The early marine biologists of the world were not inventive in the naming department. It seems many marine animals are simply named after a land animal, but with the word ‘sea’ added before, or ‘fish’ added after, even if there are no similarities whatsoever between the two. The humble seahorse is a case in point. With a mass of just a few ounces, no legs, and reproduction via eggs, the seahorse and regular horse are about as far apart on the animal spectrum as you can get. Lazy marine biologists, lazy…
Military engineers however, are far better at naming things. This is a SikorskyH-34 Seahorse helicopter, and whilst the weird little fish doesn’t have rotor blades, it really does look quite a lot like the H-34. The Seahorse’s strange looks come from the huge 1,500bhp radial engine mounted in the nose, as back in the fifties most helicopters were not powered by the more compact turbine engines that are now fitted to almost all rotorary-wing aircraft.
This enormous power plant meant the cockpit needed to be raised above it in order for the pilots to see, giving the Sikorsky H-34 and the many variants that followed their unusual seahorsey shape.
This particular version of the Sikorsky H-34 is a UH-34D from 1962, deployed by the US Marines in the Vietnam War and recreated beautifully in Lego form in all of its weirdness by Flickr’s Ralph Savelsberg (aka Mad Physicist). Ralph’s superb replica of the famous American helicopter includes a side opening door and some simply awesome detailing, enabled by the range of ingenious building techniques that Ralph is known for.
Head over to Flickr via the link above for all the photos, and you can read our interview with the builder as part of The Lego Car Blog’s Master MOCers series by clicking here.
We weren’t there, or even born, but we do know that the outside contributors to the Vietnam War (China, the Soviet Union, Australia, South Korea, Thailand and, of course, the United States) were embroiling themselves completely pointlessly.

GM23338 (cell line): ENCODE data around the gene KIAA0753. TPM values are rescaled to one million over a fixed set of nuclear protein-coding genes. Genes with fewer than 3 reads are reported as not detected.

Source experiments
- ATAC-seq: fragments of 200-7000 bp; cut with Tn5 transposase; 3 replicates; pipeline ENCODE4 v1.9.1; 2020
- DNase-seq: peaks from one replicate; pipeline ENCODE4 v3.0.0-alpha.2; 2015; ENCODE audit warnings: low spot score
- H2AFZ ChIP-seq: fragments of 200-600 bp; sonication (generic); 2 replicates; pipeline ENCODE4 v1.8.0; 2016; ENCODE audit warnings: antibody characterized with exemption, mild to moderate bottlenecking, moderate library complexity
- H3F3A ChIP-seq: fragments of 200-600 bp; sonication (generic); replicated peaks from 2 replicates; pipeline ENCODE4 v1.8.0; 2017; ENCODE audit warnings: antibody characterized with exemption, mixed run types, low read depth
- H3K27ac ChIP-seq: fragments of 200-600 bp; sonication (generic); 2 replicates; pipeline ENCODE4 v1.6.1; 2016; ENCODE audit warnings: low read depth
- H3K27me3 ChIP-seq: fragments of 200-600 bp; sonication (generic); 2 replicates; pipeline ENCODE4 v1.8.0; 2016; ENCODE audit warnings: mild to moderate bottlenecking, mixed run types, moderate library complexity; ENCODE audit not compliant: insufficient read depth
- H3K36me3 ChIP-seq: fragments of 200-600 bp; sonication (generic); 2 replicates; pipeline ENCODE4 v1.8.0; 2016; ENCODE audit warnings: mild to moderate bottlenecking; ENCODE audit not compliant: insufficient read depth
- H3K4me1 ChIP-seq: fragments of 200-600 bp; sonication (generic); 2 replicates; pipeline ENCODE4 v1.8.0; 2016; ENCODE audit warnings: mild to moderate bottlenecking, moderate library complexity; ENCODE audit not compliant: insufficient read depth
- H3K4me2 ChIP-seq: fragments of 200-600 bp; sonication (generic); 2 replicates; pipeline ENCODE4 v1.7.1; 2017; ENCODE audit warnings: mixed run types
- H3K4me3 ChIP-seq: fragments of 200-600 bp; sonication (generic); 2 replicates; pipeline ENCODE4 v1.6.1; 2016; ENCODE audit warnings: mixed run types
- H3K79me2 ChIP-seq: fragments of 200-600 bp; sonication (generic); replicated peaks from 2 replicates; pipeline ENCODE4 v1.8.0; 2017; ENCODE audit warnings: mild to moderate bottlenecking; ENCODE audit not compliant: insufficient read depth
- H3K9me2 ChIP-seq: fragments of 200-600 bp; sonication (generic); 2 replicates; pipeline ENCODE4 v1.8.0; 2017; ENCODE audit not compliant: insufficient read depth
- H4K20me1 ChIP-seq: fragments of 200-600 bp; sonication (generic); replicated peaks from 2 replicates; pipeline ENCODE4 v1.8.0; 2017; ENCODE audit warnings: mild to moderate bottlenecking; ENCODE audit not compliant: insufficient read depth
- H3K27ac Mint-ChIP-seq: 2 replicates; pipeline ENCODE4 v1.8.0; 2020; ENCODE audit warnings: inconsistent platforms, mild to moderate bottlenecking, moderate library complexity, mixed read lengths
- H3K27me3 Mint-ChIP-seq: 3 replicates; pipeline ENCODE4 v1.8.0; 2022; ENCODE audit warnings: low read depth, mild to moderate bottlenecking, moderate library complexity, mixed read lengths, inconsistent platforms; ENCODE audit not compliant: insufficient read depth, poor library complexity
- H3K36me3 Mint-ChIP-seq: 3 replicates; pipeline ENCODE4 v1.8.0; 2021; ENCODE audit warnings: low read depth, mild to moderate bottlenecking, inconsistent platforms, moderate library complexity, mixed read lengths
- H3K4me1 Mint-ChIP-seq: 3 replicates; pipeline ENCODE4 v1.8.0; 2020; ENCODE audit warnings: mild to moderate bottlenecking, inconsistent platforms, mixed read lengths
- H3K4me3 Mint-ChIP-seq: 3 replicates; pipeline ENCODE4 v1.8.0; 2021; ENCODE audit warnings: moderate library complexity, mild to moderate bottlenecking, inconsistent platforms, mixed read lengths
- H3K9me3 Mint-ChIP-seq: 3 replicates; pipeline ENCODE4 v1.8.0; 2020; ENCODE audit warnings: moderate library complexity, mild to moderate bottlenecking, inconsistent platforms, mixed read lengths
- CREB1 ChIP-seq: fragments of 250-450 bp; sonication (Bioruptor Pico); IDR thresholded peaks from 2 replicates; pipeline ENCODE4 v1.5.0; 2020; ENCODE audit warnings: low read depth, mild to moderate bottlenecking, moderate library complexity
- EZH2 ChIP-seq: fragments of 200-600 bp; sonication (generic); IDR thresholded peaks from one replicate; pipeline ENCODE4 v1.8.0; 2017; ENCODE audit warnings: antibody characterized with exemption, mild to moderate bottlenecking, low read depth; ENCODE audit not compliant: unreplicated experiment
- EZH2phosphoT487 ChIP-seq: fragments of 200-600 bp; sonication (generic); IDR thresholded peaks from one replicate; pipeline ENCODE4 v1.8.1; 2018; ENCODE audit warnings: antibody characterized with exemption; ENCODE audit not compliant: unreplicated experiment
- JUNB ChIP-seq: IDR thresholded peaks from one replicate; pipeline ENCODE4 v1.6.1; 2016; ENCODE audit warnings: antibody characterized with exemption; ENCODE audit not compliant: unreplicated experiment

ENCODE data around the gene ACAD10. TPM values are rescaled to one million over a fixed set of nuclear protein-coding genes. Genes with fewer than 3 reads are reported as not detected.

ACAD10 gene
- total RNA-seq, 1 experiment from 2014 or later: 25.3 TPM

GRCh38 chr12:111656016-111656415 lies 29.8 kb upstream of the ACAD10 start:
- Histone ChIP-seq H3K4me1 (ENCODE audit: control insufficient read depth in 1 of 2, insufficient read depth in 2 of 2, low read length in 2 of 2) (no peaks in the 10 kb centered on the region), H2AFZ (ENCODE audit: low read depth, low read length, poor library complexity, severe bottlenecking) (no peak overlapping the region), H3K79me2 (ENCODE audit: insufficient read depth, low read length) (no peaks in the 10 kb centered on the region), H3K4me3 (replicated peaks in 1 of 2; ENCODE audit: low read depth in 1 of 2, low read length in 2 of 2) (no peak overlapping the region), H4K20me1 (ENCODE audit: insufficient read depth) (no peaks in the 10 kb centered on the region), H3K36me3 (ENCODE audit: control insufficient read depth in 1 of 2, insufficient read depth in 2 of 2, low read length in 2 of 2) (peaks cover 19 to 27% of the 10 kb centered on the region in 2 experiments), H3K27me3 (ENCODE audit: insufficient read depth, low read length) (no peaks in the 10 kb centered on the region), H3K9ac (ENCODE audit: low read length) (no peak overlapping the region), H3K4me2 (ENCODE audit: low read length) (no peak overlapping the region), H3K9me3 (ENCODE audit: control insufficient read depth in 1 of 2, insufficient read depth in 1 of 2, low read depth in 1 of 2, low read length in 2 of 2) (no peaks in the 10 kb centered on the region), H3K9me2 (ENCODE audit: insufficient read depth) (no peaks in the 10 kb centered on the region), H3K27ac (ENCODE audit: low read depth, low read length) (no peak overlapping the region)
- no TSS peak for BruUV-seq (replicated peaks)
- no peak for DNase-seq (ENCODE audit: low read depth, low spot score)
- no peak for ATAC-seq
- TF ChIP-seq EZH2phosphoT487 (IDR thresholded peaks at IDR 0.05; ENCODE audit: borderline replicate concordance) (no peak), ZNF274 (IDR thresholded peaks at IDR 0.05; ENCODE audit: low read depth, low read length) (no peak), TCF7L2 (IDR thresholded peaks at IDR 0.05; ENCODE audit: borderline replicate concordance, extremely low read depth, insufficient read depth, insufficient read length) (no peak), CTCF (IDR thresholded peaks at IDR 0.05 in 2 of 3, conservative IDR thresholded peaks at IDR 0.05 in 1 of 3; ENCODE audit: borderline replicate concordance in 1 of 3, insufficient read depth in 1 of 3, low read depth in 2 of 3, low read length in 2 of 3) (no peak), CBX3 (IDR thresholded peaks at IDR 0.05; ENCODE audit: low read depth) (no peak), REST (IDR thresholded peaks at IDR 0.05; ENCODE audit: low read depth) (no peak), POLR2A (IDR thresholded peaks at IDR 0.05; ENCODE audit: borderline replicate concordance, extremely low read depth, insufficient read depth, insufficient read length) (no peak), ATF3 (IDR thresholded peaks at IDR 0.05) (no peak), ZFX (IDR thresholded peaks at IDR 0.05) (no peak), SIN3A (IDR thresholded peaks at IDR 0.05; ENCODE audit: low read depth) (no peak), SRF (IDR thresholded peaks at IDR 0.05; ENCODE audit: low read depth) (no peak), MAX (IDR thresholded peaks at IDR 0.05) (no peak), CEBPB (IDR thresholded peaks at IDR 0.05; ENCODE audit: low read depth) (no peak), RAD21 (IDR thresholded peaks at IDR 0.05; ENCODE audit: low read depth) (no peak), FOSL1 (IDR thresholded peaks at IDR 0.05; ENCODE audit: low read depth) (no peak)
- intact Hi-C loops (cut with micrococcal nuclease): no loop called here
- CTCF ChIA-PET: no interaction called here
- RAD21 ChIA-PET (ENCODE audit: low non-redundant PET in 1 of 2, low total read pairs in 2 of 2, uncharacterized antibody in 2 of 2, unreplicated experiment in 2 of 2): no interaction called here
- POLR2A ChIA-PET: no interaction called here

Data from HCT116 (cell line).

The Vietnam War raged for twenty years from 1955 to 1975, with heavy U.S involvement from the early ’60s until ’73, yet the conflict should have simply been an internal civil war between North and South Vietnam. However, when one side was Communist and the other Capitalist, the world’s superpowers decided that they could use the unrest to further their own ideology, split as they were along the same lines. Yay imperialism.
This dramatic escalation meant that up to 4 million people died in the conflict, the majority of whom were Vietnamese civilians, and the U.S pulled out having needlessly lost nearly 60,000 personnel. Still, lessons were learned and the superpowers never again involved themselves in foreign wars to further their own agenda. Wait, that’s not right…
Oh yeah, the model! This superb mini-figure scale Bell AH-1G Cobra helicopter in U.S Military Vietnam specification is the work of previous bloggee Daniel Siskind and you can check it out via his excellent photostream by clicking here.
This spectacular replica of the Theodore Roosevelt (CVN-71) Nimitz-Class aircraft carrier was discovered on Flickr today. It’s been built by Jon and Catherine Stead and it’s… well, bloody massive!